Utah Temples Tour: Vernal, Monticello

Vernal Temple

Vernal Temple

After a successful Day 1 and Day 2, Day 3 of the Utah Temples Tour began at the usual 4am. Some of us are a little rickety at this hour but we had roads to drive and temples to see.

Daniel outside the Vernal Temple

Daniel outside the Vernal Temple

The Vernal Temple

We left Kaysville at 5:15am arriving in Vernal in time for the 8:30am session. Like the Logan temple we moved to a terrestrial room half way through the session. The celestial room was beautiful. It was quite large, bigger than Ogden. It had a high ceiling and a large painting of Jesus Christ — what one would expect in a celestial room. There was a comfortable feeling about the temple. Beautiful brown woods communicated warmth and added to the “You’re at home” effect. Originally, the building served as the Uintah Stake Tabernacle for eastern Utah. The building was built with donated labor and was dedicated on August 24, 1907 by LDS Church President Joseph F. Smith. Smith reportedly said he would not be surprised if a temple was built there some day.

The Monticello Temple

In Vernal we ate at Subway before leaving for Monticello. We arrived in time to take all our photographs and then attended the 5pm session. As with Vernal, half way through the session we relocated to a terrestrial room. The celestial room was smaller than the one at Vernal but still very beautiful and peaceful. A temple worker showed us one of the sealing rooms. It was about the same size as the Bountiful sealing rooms that I have attended for weddings. She said there was another sealing room and just one endowment room if you don’t count the terrestrial room. The temple has few buildings around it and a local told us that a herd of deer will sometimes come through on the land across the street from the temple. This was a very friendly temple with the temple workers shaking our hands, asking where we were from, and insisting that we come back again.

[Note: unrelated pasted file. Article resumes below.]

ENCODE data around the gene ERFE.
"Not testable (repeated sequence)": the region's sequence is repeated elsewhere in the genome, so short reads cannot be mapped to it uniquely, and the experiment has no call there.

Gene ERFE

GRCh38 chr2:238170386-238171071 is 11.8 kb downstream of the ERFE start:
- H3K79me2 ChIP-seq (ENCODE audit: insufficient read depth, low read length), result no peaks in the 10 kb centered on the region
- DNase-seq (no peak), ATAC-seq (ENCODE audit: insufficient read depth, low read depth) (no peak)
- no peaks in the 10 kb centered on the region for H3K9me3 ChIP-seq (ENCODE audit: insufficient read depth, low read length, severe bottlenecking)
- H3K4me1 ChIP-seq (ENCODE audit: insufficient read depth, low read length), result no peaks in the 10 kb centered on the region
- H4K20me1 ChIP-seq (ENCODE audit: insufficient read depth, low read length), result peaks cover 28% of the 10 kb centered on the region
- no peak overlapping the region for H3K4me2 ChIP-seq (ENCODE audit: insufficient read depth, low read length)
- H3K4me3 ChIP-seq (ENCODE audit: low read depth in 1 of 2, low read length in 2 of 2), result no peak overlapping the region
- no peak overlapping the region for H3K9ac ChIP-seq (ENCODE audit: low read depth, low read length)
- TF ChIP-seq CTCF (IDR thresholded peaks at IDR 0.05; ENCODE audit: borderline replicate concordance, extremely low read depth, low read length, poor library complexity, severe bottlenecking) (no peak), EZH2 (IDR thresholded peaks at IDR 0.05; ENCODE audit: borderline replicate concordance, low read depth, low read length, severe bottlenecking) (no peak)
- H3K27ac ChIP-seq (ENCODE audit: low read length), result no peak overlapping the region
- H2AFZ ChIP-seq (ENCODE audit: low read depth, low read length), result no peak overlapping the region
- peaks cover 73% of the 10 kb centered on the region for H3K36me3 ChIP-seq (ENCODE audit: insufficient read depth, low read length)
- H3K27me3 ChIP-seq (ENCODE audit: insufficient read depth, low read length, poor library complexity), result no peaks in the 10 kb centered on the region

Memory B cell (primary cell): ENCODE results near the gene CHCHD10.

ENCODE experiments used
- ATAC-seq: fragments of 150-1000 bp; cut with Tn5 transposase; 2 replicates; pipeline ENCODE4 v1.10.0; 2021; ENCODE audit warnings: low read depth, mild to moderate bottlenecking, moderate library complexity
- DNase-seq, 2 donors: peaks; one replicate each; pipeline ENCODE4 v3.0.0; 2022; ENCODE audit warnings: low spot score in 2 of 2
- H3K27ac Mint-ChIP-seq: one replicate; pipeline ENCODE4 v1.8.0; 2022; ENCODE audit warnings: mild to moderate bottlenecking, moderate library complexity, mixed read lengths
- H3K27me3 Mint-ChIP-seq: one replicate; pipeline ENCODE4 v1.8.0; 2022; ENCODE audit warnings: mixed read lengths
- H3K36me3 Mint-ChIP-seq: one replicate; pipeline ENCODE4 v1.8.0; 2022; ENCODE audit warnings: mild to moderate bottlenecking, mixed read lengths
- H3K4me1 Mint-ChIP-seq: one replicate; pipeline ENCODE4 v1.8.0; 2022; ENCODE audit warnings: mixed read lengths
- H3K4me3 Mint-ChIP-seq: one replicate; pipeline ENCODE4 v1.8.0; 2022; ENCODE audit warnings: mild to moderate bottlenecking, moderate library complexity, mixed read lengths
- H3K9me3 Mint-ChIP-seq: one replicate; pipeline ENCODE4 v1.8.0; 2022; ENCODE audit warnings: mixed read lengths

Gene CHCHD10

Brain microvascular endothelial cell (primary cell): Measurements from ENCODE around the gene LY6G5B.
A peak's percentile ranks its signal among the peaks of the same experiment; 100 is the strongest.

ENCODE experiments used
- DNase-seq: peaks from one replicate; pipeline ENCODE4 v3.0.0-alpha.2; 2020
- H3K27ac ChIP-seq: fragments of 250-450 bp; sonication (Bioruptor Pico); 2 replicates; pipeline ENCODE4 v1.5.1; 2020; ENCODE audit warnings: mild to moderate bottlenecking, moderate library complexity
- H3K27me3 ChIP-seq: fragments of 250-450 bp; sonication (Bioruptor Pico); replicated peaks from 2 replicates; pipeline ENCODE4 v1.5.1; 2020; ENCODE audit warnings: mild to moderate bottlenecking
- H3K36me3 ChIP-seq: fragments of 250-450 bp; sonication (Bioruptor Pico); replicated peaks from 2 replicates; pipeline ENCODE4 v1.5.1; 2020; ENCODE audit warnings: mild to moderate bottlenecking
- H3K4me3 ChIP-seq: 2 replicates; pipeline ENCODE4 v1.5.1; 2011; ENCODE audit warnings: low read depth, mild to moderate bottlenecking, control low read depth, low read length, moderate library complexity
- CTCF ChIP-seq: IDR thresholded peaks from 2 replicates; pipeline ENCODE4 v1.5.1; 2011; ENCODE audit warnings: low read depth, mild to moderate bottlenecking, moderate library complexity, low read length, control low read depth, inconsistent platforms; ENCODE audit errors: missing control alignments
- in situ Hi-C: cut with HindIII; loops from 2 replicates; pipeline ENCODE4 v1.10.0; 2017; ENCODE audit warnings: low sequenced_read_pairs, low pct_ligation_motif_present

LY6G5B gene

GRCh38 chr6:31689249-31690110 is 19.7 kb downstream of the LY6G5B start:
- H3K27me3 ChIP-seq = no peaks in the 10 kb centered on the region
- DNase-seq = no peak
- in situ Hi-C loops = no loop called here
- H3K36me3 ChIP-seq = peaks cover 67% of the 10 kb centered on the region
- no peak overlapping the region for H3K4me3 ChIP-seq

Tomorrow will bring Day 4 of the tour and the remaining temples: St. George and Manti.

Monticello Temple

Monticello Temple


Rickety signature.

Comments

  1. I really enjoyed being inside the vernal temple, it was beautiful.

  2. Swaminarayan says:

    Hi there, I am supposed to go to Utah soon, so I might visit the temple.

  3. I hope you enjoy Utah, we enjoy having visitors. If you need any of my temple photographs to use for your Travelcia website just go ahead and copy them. If you need higher resolution versions I can send them to you.

  4. Richard Jones says:

    The architecture is amazing. The stone looks so smooth.

  5. You are right, the stone is smooth. It is Turkish off-white marble. The temple is 11,225 square feet and sits on 1.33 acres. Once the smallest temple of the Church, the Monticello Utah Temple was originally just 7,000 square feet and accommodated a single ordinance room and a single sealing room. I liked your website. It has a functional design that is pleasing to the eye. I liked the navigation and the information presented was just right. Nice job on the map also. Thanks for commenting.

  6. The Monticello temple looks so cool! It’s very different from many of the other temples I’ve seen in Utah. It does kind of remind me of the conference center in downtown Salt Lake City though.

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